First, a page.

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American Art Research Council records, 1935-1956

American Art Research Council records, 1935-1956

American Art Research Council

Collection Information

Size: 3.0 linear feet

Biographical/Historical Note

The American Art Research Council (AARC) was founded in 1942 when the Whitney Museum of American Art in New York City proposed that museums across the country establish a collaborative centralized organization for American art research.


The American Art Research Council records were donated by the Whitney Museum of American Art in 1978 as part of a larger donation of museum records.

Scope and Contents

The records of the American Art Research Council, a cooperative research group headquartered at the Whitney Museum of American Art in New York, measure 3 linear feet and date from 1935 to 1956. The records include Chairman Juliana Force's correspondence, administrative correspondence, advisory committee files, miscellaneous administrative files, scattered financial records, and printed materials.

Correspondence consists of Chairman Juliana Force's correspondence with museums, curators, and others, in addition to general AARC correspondence on various subjects. The Advisory Committee series consists of correspondence, lists, reports, and meeting minutes.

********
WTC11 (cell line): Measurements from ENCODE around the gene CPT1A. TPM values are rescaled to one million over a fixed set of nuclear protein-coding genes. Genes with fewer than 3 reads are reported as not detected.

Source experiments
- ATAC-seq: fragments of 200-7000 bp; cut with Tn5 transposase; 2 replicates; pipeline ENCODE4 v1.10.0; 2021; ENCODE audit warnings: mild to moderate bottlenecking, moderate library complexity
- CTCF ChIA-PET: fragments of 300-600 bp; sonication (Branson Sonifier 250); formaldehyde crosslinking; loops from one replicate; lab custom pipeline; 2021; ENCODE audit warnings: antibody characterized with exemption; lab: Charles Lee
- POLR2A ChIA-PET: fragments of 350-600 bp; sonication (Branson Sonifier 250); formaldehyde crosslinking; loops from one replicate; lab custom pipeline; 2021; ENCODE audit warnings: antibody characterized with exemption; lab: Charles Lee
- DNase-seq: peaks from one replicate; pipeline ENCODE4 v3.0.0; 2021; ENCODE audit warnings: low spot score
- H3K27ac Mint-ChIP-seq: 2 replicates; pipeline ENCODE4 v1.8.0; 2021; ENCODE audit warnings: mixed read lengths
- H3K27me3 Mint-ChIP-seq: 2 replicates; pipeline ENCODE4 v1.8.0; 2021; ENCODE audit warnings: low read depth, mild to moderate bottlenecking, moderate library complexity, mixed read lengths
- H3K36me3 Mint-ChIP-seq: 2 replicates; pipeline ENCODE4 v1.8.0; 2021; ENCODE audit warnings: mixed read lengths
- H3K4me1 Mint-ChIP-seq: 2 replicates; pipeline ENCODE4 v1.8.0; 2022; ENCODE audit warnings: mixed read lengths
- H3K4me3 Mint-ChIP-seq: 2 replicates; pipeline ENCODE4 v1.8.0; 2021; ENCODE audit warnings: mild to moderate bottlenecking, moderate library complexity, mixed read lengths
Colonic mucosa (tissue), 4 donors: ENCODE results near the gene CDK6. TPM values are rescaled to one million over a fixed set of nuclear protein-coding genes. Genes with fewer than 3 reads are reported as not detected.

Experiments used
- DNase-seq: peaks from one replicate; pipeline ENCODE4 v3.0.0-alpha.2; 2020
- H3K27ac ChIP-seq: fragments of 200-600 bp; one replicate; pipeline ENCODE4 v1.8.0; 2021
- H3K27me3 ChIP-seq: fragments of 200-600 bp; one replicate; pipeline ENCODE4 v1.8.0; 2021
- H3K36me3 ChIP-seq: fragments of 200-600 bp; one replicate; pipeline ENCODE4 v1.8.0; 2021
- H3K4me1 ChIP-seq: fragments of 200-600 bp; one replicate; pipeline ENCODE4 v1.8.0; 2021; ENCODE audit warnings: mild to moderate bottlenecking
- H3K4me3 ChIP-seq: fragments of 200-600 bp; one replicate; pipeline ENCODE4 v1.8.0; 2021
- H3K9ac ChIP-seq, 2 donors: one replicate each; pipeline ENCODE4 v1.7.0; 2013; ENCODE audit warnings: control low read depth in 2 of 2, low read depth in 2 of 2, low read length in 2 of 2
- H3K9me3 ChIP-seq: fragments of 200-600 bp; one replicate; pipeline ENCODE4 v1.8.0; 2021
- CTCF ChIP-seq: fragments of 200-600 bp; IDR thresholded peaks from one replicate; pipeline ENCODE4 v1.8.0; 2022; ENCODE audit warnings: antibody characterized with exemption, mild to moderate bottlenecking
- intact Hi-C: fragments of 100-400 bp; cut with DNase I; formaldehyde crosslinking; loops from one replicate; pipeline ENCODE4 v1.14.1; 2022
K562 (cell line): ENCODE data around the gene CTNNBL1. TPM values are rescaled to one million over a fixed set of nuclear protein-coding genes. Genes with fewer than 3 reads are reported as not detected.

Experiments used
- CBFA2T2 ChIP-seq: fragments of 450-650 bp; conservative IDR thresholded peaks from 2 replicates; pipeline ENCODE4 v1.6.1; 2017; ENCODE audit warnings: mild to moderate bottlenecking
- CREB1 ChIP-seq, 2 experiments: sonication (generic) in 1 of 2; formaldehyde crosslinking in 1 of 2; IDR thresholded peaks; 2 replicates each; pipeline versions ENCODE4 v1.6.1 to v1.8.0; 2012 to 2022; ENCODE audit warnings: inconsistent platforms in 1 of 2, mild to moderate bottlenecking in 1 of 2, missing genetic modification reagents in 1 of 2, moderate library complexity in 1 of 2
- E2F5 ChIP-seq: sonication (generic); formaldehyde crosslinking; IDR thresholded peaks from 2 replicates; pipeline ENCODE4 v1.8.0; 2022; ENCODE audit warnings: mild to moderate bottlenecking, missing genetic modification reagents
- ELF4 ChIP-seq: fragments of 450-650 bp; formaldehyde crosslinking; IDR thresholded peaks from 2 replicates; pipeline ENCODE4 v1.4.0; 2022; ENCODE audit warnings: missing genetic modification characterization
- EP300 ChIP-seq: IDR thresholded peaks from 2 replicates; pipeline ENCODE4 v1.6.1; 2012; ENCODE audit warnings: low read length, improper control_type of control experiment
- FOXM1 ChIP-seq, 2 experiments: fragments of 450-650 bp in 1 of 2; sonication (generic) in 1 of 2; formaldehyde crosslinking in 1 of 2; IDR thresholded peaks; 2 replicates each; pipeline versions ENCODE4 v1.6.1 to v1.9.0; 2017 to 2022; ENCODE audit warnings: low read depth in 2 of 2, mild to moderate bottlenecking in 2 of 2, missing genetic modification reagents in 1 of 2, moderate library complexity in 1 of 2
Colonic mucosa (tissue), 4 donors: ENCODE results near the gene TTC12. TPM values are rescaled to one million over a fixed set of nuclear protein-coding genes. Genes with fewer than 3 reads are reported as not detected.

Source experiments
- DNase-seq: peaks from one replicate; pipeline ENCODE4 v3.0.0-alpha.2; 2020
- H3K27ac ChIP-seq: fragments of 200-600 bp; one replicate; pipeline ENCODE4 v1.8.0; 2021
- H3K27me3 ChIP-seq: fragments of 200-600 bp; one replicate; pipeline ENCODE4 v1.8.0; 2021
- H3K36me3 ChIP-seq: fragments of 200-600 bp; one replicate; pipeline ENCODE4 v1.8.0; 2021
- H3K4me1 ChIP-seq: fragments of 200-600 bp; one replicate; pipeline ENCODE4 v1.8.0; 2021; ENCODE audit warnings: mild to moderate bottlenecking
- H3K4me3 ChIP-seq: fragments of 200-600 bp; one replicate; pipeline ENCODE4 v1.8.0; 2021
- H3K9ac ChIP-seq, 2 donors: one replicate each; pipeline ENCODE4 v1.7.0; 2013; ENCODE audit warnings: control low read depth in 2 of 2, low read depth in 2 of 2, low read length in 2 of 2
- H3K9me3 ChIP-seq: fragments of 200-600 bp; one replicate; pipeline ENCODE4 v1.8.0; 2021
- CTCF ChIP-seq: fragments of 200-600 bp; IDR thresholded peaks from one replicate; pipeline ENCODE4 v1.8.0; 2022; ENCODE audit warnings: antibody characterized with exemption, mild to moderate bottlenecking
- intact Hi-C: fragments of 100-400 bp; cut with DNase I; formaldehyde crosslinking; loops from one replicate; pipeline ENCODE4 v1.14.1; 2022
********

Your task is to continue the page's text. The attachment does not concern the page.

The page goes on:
Administrative records include assorted material such as reports on paintings owned by private individuals and art centers, correspondence and drafts on a special issue of "Art in America," a bibliography, and surveys. Survey files consist of survey responses and indexes of results for several surveys conducted by the AARC.

Financial records consist of assorted material such as contribution records, ledgers, bank statements, and cancelled checks. Printed materials include clippings, academic journals, bulletins, and press releases.

Portions of the collection are available on 35 mm microfilm reels N609-N614 at the Archives of American Art offices, and through interlibrary loan. Researchers should note that the film does not represent the entirety of the collection and the arrangement on film does not match the arrangement of the collection as reflected in the finding aid.

Use of original papers requires an appointment and is limited to Archives' Washington, D.C., Research Center.

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